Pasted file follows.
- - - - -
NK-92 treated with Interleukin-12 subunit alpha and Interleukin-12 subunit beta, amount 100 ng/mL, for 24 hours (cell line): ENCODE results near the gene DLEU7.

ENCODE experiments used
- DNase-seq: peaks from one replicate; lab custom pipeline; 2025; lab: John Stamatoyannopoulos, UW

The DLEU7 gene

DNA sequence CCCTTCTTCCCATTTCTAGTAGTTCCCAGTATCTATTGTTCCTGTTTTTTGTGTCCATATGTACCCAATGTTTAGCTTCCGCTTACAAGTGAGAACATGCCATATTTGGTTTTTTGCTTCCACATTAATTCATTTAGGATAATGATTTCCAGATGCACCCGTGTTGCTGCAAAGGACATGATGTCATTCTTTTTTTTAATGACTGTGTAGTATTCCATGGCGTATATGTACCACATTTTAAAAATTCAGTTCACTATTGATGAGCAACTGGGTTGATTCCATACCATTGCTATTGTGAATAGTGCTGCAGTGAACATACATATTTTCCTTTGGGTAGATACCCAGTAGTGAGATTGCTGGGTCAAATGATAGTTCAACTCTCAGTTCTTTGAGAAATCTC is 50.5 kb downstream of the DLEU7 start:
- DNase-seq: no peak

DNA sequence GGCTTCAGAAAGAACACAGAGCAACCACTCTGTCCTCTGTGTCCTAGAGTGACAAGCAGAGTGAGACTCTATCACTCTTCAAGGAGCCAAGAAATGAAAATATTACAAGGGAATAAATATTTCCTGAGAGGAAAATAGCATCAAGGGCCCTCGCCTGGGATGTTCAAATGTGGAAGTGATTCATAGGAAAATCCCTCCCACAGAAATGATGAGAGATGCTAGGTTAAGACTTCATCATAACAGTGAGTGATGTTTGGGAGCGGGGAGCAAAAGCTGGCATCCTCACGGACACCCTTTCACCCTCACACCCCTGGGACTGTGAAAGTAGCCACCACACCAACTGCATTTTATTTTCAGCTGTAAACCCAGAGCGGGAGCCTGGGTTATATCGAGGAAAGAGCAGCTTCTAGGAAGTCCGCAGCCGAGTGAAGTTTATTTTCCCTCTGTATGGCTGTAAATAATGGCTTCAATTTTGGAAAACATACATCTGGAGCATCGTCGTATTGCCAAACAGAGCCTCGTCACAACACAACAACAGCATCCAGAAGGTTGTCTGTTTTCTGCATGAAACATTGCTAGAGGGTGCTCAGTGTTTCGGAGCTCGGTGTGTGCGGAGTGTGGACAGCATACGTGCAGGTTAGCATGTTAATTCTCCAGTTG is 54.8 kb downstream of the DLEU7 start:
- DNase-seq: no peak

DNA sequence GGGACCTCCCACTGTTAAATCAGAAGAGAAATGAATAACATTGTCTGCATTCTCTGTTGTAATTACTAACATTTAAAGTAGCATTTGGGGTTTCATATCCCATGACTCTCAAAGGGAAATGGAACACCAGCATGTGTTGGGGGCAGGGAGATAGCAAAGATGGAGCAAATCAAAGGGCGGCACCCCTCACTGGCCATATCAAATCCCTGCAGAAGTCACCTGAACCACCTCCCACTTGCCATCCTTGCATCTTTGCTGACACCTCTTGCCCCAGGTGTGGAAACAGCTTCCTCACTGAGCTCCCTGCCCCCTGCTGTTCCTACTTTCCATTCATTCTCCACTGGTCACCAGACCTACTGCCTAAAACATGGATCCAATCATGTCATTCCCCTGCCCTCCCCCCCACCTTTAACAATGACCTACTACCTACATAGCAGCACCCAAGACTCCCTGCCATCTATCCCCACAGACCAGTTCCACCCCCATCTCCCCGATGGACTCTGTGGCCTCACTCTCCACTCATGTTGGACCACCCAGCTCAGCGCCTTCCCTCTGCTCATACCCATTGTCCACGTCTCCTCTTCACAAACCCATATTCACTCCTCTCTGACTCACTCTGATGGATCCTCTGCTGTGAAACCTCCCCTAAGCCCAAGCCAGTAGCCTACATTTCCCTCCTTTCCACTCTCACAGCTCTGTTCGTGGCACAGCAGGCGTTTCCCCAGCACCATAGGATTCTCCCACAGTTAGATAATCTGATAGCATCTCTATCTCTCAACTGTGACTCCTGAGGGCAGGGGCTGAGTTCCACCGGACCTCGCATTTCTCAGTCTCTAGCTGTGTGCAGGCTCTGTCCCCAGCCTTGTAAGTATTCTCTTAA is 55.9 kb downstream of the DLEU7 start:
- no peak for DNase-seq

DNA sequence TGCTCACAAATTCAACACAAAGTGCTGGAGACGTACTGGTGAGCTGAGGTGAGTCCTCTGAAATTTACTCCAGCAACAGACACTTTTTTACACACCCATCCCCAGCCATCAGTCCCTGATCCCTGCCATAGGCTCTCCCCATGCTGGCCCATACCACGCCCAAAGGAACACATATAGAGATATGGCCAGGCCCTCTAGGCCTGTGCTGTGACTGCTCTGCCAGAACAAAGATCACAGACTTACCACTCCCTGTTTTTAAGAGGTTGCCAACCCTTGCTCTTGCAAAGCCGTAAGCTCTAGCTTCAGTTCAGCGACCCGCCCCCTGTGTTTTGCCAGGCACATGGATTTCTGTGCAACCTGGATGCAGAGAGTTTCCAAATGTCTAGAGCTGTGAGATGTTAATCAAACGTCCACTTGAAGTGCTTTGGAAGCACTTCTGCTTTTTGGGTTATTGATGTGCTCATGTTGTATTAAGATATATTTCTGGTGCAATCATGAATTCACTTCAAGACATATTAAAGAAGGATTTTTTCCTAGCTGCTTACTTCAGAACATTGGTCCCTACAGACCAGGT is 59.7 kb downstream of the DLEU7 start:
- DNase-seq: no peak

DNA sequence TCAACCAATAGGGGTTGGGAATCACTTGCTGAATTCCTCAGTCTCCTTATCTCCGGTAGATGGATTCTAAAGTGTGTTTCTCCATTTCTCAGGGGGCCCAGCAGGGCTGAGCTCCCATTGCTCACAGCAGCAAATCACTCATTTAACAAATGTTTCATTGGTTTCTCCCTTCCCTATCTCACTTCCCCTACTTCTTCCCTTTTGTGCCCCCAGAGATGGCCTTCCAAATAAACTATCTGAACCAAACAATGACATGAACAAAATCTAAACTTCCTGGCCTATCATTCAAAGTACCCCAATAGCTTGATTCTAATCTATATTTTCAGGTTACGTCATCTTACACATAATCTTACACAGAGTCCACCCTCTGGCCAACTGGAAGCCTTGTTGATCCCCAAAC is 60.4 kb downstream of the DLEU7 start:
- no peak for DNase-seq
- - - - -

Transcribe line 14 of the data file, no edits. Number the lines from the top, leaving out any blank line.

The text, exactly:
- no peak for DNase-seq